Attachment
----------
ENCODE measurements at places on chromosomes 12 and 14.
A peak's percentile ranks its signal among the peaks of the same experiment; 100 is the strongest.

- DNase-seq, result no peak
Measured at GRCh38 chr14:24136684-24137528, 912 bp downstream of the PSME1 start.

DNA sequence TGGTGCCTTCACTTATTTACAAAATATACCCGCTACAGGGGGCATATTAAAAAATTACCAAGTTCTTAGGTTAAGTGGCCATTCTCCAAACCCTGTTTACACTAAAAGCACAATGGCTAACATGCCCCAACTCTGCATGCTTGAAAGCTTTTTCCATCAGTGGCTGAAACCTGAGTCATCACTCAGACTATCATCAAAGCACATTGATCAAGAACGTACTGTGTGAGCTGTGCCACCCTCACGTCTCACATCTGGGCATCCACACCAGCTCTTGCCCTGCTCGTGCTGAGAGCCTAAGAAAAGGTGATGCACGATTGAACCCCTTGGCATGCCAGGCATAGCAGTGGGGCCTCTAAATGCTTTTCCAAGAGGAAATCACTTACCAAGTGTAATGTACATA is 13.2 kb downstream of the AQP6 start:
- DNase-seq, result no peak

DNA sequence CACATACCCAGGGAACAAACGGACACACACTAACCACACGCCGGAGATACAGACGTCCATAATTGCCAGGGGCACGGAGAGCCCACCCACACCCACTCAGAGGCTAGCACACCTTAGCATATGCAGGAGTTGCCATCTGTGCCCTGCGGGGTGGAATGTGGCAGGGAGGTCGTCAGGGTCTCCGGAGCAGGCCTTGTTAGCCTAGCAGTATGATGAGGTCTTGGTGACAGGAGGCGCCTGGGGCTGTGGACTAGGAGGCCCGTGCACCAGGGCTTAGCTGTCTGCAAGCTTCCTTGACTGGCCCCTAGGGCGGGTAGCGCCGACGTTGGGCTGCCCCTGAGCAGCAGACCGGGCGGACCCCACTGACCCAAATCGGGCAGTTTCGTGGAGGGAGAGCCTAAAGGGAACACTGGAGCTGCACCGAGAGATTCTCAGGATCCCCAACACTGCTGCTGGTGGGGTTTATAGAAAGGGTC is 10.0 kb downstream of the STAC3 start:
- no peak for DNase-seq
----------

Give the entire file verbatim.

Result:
ENCODE measurements at places on chromosomes 12 and 14.
A peak's percentile ranks its signal among the peaks of the same experiment; 100 is the strongest.

- DNase-seq, result no peak
Measured at GRCh38 chr14:24136684-24137528, 912 bp downstream of the PSME1 start.

DNA sequence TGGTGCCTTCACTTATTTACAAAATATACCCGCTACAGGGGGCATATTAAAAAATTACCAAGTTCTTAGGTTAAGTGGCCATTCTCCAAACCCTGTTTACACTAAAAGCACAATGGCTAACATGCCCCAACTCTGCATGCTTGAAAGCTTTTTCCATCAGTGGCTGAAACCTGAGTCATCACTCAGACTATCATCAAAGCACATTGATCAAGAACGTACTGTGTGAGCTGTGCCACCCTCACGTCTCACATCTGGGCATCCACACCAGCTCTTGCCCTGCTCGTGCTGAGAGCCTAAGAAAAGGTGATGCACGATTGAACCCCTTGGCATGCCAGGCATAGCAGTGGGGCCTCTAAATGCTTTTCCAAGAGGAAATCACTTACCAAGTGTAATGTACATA is 13.2 kb downstream of the AQP6 start:
- DNase-seq, result no peak

DNA sequence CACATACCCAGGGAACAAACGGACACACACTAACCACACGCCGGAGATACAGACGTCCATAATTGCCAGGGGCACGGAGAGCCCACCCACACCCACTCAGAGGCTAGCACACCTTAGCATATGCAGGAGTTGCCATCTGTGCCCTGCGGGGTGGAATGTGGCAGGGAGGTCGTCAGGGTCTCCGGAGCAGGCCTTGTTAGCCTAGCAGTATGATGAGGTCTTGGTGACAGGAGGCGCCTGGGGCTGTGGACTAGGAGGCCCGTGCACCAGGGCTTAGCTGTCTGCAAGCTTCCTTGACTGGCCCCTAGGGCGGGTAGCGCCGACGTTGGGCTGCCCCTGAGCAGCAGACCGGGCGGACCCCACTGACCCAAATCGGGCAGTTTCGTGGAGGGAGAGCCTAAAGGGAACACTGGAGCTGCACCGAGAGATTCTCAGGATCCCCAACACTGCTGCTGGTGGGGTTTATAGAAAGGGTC is 10.0 kb downstream of the STAC3 start:
- no peak for DNase-seq